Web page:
‘The challenge is how to make the diverse benefits of green spaces appear as a whole, and to be included effectively in decision-making, instead of remaining in the margin’, Hautamäki reflects.
The research team includes atmospheric, soil and social scientists as well as landscape architects. According to Hautamäki, interdisciplinarity is essential when studying complex challenges such as climate change mitigation.
New solutions are being developed not only through scientific research but also interactively collaborating with residents, businesses, cities and other actors.
‘The goal is to develop design, construction and maintenance practices that enhance carbon sequestration along with other ecological and social benefits’, Hautamäki says.
Better planning and decision-making
In the project, the research group of the Department of Architecture at Aalto University examines carbon-smart planning at many levels: The city's urban green network as well as individual green spaces.
In two case study sites – Haakoninlahdenpuisto in Helsinki and Hiedanranta area in Tampere – carbon-smart practices are co-created and and evaluated together with local planners and other city officials.
The aim is to develop methods for life-cycle assessment of urban green and to provide cities with policy recommendations on carbon-smart urban green infrastructure.
‘The chosen design and implementation solutions of green spaces, as well as their maintenance practices have long-term implications on the quality and carbon footprint of the entire urban environment.’
Aalto University's Department of Architecture is also responsible for the interactive actions within the project. The research seeks to collaborate with various stakeholders: urban green users, designers and builders, companies and city authorities.
‘Research projects funded by the Strategic Research Council are required to plan for broad and effective societal impact, and to place effort in finding ways to apply scientific knowledge in practice. Thus, considerable investment has been made also in this project in terms of communication and interaction,’ explains Tiina Merikoski, postdoctoral researcher in charge of interaction of the project.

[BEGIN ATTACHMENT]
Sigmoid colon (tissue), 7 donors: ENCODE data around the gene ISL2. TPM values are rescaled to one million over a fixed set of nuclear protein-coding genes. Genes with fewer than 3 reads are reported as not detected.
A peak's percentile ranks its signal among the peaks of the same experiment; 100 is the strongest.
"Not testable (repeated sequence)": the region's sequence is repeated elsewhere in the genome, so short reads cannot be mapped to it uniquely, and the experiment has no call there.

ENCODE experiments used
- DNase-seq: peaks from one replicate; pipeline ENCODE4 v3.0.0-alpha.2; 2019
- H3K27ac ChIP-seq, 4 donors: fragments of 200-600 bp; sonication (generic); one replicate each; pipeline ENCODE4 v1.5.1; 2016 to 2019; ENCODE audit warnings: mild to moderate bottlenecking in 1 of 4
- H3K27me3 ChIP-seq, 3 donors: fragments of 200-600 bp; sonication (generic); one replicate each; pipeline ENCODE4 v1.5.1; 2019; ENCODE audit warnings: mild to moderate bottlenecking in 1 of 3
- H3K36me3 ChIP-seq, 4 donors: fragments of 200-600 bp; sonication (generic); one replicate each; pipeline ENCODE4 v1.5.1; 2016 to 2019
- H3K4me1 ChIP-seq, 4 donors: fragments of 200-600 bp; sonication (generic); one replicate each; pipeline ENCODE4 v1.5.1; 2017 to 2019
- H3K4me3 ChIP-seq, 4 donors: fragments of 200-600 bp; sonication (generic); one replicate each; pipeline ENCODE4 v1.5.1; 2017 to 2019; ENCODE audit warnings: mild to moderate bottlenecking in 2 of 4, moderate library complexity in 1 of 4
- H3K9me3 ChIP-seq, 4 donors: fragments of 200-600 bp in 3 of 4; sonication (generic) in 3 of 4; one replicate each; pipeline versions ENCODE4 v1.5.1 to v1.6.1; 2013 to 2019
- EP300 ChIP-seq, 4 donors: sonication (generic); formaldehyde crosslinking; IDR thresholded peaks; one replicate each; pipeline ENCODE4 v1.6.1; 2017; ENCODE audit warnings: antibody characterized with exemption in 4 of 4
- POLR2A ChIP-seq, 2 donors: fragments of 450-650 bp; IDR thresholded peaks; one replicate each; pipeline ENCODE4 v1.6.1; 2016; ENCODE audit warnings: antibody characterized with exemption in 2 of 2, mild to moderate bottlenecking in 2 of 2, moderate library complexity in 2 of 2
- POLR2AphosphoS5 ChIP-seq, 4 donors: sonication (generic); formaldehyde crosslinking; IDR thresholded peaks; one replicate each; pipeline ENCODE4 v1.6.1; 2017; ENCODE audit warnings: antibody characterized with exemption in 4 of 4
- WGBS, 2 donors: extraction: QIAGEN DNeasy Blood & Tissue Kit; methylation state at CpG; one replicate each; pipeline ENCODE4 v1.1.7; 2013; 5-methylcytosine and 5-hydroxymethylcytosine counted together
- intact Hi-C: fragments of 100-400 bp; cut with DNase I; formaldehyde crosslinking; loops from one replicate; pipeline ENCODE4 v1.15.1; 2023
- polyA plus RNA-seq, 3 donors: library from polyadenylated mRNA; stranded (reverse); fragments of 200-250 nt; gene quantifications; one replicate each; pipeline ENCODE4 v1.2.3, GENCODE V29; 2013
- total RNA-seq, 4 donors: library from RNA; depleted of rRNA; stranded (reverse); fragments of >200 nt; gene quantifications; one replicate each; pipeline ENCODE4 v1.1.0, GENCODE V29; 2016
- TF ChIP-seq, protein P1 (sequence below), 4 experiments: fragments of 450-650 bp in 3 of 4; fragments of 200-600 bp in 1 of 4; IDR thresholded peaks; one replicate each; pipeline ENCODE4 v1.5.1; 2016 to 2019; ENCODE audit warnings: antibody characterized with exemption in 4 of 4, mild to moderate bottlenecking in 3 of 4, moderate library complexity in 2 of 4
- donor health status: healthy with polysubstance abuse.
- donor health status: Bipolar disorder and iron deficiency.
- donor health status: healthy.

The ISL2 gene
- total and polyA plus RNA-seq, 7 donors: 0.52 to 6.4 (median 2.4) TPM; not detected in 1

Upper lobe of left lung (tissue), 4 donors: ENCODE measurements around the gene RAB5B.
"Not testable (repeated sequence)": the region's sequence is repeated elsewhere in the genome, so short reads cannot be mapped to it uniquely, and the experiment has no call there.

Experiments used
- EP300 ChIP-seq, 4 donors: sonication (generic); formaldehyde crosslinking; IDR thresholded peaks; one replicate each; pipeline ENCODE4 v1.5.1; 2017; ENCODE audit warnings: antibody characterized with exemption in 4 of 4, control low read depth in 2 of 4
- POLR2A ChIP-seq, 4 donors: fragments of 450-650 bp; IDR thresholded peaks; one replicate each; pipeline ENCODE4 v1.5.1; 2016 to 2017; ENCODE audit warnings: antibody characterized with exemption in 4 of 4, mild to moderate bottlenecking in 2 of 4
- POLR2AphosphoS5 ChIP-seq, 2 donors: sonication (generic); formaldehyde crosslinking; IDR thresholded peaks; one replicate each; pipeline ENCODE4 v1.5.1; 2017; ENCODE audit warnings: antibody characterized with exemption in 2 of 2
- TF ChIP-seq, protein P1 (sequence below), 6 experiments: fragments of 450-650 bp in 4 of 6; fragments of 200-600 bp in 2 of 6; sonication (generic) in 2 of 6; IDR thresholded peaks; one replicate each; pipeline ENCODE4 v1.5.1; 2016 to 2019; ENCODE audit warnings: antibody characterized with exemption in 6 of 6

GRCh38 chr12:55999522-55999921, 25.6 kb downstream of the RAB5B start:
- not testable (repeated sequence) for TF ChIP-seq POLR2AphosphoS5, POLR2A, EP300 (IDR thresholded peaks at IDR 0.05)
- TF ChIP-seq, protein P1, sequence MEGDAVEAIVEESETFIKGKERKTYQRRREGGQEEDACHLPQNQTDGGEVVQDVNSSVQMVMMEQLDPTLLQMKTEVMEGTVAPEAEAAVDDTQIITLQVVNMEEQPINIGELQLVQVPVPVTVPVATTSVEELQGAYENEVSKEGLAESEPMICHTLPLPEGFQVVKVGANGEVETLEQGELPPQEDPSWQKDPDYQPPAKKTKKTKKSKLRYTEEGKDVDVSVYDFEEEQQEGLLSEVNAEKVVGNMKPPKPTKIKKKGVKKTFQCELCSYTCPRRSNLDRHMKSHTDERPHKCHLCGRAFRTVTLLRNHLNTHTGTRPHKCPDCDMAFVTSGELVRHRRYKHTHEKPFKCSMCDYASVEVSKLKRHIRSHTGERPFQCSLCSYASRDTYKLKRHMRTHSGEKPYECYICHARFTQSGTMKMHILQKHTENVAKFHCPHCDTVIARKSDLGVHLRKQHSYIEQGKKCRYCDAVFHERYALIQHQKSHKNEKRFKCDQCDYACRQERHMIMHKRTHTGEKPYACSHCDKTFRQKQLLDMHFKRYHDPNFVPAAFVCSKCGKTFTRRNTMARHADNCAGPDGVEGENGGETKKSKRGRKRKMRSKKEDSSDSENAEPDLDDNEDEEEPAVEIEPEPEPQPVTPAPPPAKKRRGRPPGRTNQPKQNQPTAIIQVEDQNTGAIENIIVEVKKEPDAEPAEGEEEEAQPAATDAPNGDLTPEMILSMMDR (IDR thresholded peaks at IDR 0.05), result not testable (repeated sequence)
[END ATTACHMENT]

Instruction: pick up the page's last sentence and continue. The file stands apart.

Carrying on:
In addition to co-creative workshops and collaborative planning, societal impact of the project will be enhanced by media visibility and organizing events.
‘The most important event of the first year of the project is the CO-CARBON festival, which takes place at the turn of May-June. During the two-week event, we will organize, among other things, guided tours at the case areas, lectures and seminars, and workshops with, for example, urban planning experts and planners.’
Aalto University Department of Architecture team in the CO-CARBON project:
Ranja Hautamäki, associate professor, consortium deputy PI, work package leader
Tiina Merikoski, postdoctoral researcher, interaction coordinator
Matti Kuittinen, adjunct professor, responsible for the life cycle assessment research
Mari Ariluoma, researcher, doctoral candidate
Caroline Moinel, researcher, doctoral candidate
Sofia Kangas, research assistant
The CO-CARBON project is funded by the Strategic Research Council (SRC) established within the Academy of Finland and is part of SRC's Climate Change and Human Research Programme (CLIMATE). The research consortium is led by the University of Helsinki, and the partners in addition to Aalto University are the Finnish Meteorological Institute and Häme University of Applied Sciences. The total funding allocated to the project is EUR 3.6 million, of which Aalto's share is approximately EUR 1 million.